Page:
How race has been codified in research literature: the cases of eGFR and spirometry

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Today, I wanted to explore how race is used as a metric of performance in medical science. I noticed this from reading patients’ estimated glomerular filtration rates (eGFRs), which are calculated differently for African-American patients. This led me to research on spirometry, or lung function tests, another area where values are calculated differently based on the individual’s race.

Race is acknowledged, at least in academic circles, as a social construct albeit with real social consequences. Although race is often self-defined and identified, its meaning changes across time and place. For example, being “black” in the US is different than being “black” in Cuba or the Dominican Republic or Brazil. “Race” is probably best used in studies that describe social disparity. 

However, studies such as KEEP, which sought to find differences in albuminuria between people of different races, continues to perpetuate the idea that racial differences in medicine are real. This study reported that non-white individuals have higher rates of albuminuria, which might lead researchers to assume that it is more acceptable for non-white individuals to have higher creatinine or albuminuria, which has implications for screening, diagnosis of CKD, and treatment.

Lundy Braun, a professor at Brown University and author of Breathing Race Into the Machine, reported in a 2012 paper that 83.6% of studies examining lung function across racial/ethnic groups reported lower lung function in “other racial and ethnic groups,” compared to “whites.” Twenty percent cited “inherent factors” and 30% cited “anthropometric differences.” What was troubling was that some researchers were nuanced about elements such as height as a changeable factor in individuals and populations, while others viewed anthropometric factors as fixed/inherent characteristics.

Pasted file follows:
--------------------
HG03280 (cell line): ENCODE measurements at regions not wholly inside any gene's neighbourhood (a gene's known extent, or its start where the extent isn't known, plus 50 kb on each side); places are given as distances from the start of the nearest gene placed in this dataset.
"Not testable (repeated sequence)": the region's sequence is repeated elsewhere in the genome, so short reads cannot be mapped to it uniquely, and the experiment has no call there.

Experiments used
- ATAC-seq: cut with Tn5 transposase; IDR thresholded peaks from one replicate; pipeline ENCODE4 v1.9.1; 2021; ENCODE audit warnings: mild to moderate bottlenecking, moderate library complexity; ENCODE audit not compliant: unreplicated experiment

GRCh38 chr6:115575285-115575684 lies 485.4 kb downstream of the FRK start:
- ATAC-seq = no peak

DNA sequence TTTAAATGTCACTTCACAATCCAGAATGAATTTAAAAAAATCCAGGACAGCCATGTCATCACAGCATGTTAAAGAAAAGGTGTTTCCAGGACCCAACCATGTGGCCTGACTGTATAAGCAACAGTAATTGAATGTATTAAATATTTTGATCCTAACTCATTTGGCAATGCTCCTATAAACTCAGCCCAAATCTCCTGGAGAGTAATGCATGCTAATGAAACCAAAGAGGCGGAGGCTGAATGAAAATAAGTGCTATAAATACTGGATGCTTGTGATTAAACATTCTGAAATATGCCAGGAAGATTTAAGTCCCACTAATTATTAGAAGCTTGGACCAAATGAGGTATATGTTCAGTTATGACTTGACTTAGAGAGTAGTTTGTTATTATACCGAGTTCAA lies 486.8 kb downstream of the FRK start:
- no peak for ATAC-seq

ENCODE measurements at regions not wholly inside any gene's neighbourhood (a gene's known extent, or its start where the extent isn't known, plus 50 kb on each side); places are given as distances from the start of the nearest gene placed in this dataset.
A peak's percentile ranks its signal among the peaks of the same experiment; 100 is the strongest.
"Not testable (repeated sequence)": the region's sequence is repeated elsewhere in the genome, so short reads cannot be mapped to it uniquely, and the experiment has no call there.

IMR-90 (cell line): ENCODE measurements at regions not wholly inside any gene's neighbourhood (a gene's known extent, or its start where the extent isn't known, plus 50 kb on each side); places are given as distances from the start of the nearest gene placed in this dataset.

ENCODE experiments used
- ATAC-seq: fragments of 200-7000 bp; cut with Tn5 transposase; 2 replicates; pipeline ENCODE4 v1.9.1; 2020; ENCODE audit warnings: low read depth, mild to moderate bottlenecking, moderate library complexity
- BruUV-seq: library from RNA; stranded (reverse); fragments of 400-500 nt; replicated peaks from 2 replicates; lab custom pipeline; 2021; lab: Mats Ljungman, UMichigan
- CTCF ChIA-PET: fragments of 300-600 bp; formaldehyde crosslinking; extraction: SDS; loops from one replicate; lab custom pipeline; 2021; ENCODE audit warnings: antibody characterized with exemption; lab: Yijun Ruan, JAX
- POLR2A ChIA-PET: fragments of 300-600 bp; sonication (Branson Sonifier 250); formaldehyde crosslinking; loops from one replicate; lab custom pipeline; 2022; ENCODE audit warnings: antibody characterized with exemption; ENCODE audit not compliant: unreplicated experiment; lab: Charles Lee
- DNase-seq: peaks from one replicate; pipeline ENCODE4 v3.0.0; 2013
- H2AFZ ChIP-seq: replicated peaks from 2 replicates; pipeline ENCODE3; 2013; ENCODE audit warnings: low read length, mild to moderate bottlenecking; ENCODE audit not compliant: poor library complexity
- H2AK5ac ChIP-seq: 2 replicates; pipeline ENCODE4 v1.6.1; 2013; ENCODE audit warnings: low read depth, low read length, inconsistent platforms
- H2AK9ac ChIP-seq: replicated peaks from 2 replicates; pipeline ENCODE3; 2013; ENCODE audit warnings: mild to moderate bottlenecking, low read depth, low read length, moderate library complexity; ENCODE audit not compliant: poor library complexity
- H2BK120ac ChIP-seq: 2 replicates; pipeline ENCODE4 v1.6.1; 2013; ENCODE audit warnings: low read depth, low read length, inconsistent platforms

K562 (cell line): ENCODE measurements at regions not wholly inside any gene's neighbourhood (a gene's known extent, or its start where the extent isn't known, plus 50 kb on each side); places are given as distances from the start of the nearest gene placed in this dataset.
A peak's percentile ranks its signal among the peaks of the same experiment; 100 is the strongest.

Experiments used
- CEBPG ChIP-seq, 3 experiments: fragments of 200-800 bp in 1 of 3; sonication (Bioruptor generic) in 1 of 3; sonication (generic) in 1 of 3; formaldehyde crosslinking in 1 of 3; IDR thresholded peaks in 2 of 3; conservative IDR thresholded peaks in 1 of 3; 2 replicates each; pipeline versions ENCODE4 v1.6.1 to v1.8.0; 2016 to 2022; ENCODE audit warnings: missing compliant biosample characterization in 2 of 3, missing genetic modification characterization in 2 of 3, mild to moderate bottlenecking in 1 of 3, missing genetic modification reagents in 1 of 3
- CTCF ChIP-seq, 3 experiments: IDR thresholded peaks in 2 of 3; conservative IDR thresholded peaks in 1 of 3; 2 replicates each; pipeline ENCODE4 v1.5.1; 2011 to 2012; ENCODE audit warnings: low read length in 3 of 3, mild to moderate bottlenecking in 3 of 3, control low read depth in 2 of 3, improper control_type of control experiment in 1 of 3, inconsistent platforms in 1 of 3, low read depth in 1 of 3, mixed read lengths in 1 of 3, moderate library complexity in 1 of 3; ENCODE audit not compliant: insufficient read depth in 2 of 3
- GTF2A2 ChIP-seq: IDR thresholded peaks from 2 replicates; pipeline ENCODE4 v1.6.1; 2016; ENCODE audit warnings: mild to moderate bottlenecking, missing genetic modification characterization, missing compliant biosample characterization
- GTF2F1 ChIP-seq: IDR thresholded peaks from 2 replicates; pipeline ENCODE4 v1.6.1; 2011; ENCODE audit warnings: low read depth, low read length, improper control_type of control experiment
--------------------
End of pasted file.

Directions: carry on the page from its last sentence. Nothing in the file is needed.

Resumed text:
Even more troubling was that papers from as early as the 1920s continued to be cited in papers from the 2000s as evidence of racial difference in lung function.

Braun concludes that:

“Even though researchers sought to determine differences in lung function by race/ethnicity, they typically failed to define their terms and frequently assumed inherent (or genetic) differences….The fact that the key variable of race and/or ethnicity used to frame comparative studies on lung capacity was rarely defined over a period of nearly 90 years should at the very least raise questions about the reliability of research that reports an association between inherent or genetic racial difference and lung function and the scientific evidence that underpins the practice of “race correction” and this has important implications for health policy.”

There are alternatives to the current system of using racially based correction factors or reference standards. Kiviranta and Haahtela describe how the term “Caucasian” came into being and conclude that white people are not “Caucasians” and that this term should be dropped from research literature. Similarly, Burney and Hooper analyzed the eGFRs of black and white populations and found no differences. They argue that racial reference standards should be dropped from research and practice.

Especially with the explosion of genetic and genomic research, Mersha and Abebe point out that self-reported race may not be as accurate as individual genomic information in helping us better understand disease and treatment outcomes. They propose using “ancestry” as a term to describe genetic variation.

For further reading, see this Atlantic interview  with Lundy Braun about her book.


About the friendly intern

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